One of the battles to prevent the most damaging effects of climate change by reducing CO2 emissions must be fought in our cities. In urban environments much energy potential is lost, or lies dormant, for example in waste heat and inefficient modes of transport. The City of Darmstadt is trying to tackle this problem at the root through a new initiative called DELTA (“Darmstadt Energy Laboratory for Technologies in Application”).
The aim of the initiative is to exploit the opportunities for urban energy turnaround through more sustainable resource and infrastructure management using new technologies. This means investigating the areas where energy can be saved, for example heat loss from industrial processes and from buildings, and looking at new forms of mobility, amongst other things. The researchers aim to save 14,500 tonnes of CO2 per year and increase the flexibility potential of the city’s energy system by 4.6 megawatts.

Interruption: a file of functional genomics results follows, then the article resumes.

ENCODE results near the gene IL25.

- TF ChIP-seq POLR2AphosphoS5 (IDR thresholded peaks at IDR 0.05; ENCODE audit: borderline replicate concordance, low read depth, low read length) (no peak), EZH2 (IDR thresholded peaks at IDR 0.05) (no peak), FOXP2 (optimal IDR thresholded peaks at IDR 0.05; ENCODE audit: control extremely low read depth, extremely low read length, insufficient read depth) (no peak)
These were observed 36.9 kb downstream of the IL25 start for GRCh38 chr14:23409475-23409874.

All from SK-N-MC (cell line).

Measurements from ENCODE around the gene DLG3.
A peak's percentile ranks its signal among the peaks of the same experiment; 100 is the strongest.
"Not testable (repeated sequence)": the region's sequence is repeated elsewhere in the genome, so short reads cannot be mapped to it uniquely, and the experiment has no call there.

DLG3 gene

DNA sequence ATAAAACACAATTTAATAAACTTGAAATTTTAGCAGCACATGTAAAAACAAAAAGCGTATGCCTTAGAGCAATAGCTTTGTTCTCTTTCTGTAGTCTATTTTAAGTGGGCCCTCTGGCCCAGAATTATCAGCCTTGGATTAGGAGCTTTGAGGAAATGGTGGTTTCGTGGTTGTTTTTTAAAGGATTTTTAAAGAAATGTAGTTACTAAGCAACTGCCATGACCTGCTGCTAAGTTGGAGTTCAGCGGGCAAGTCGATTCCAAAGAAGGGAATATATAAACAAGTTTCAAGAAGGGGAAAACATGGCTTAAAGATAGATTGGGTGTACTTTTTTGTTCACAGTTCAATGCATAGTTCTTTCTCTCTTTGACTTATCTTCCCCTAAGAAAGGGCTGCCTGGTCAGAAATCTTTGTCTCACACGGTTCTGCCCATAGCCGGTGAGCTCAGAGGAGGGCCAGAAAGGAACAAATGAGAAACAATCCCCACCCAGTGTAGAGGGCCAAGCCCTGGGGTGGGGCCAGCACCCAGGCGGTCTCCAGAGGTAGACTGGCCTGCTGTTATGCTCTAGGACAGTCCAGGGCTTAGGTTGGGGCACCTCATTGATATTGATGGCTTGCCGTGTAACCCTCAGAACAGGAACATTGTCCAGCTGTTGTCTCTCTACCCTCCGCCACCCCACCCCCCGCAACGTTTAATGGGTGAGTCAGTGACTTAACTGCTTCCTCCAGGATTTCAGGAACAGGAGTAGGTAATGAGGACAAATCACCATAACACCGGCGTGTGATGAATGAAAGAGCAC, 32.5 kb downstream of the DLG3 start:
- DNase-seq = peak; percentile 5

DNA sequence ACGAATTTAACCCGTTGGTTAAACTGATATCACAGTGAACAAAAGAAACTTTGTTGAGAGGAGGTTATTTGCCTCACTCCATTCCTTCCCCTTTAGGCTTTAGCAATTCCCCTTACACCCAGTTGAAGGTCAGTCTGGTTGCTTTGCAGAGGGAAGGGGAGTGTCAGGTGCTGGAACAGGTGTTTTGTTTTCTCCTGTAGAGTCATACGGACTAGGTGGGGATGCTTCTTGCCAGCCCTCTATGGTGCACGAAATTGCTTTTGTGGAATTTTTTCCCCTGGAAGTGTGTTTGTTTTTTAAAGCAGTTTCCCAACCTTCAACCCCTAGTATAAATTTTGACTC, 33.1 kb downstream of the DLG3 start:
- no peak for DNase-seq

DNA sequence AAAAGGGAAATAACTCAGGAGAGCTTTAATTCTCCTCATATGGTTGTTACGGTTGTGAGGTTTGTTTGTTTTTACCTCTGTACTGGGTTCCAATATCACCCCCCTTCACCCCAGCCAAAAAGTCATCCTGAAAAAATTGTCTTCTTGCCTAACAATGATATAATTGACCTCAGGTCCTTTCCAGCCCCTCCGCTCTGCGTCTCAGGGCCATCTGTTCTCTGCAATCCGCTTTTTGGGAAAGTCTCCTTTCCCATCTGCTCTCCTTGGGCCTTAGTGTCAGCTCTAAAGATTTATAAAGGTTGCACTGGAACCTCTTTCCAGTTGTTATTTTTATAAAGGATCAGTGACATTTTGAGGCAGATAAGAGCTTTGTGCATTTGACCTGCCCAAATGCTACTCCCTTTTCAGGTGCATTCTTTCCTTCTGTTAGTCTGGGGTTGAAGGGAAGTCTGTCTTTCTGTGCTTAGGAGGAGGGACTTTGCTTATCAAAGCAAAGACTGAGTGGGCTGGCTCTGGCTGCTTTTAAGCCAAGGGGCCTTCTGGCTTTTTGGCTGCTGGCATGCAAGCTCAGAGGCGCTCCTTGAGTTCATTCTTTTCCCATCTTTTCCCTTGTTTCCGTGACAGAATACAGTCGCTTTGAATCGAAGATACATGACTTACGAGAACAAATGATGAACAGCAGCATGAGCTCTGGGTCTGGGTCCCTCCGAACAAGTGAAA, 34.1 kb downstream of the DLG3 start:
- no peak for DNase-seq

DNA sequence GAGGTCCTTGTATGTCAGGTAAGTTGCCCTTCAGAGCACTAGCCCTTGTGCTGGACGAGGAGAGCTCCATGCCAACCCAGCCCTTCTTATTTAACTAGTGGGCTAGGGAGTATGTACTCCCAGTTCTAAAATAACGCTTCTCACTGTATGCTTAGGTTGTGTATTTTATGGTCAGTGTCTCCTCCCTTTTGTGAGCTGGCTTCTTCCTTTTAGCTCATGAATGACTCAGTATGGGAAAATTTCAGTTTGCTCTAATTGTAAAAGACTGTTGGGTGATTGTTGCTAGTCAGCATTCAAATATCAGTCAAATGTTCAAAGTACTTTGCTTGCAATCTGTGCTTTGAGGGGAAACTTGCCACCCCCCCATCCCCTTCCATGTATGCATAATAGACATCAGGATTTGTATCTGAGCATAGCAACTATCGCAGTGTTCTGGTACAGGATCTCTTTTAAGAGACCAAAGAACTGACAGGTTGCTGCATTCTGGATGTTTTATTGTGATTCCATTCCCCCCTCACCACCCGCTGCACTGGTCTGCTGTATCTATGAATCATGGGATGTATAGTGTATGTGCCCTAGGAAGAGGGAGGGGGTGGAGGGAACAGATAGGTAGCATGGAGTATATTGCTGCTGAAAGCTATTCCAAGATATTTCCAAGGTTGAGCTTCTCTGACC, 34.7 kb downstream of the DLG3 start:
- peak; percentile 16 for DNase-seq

Professor Jens Schneider from the Institute of Statics and Design at the TU Darmstadt will coordinate the project with Professor Matthias Weigold from the Institute of Production Management, Technology and Machine Tools. The scientists will work with a variety of partners from industry through to community organisations. "With DELTA, we are realising a real implementation project in which science, business and society work hand-in-hand and thus create a prerequisite for the success of the energy transition," Weigold and Schneider are quoted in a .
“DELTA is important because it shows how actors from very different backgrounds, for example private consumers, public utilities and industrial companies can work together in the very important field of heat transition,” comments Andreas Feicht, state secretary of the Federal Ministry for Economic Affairs and Energy (BMWi), in the . Total funding of EUR 100 million will be made available to DELTA over the next five years.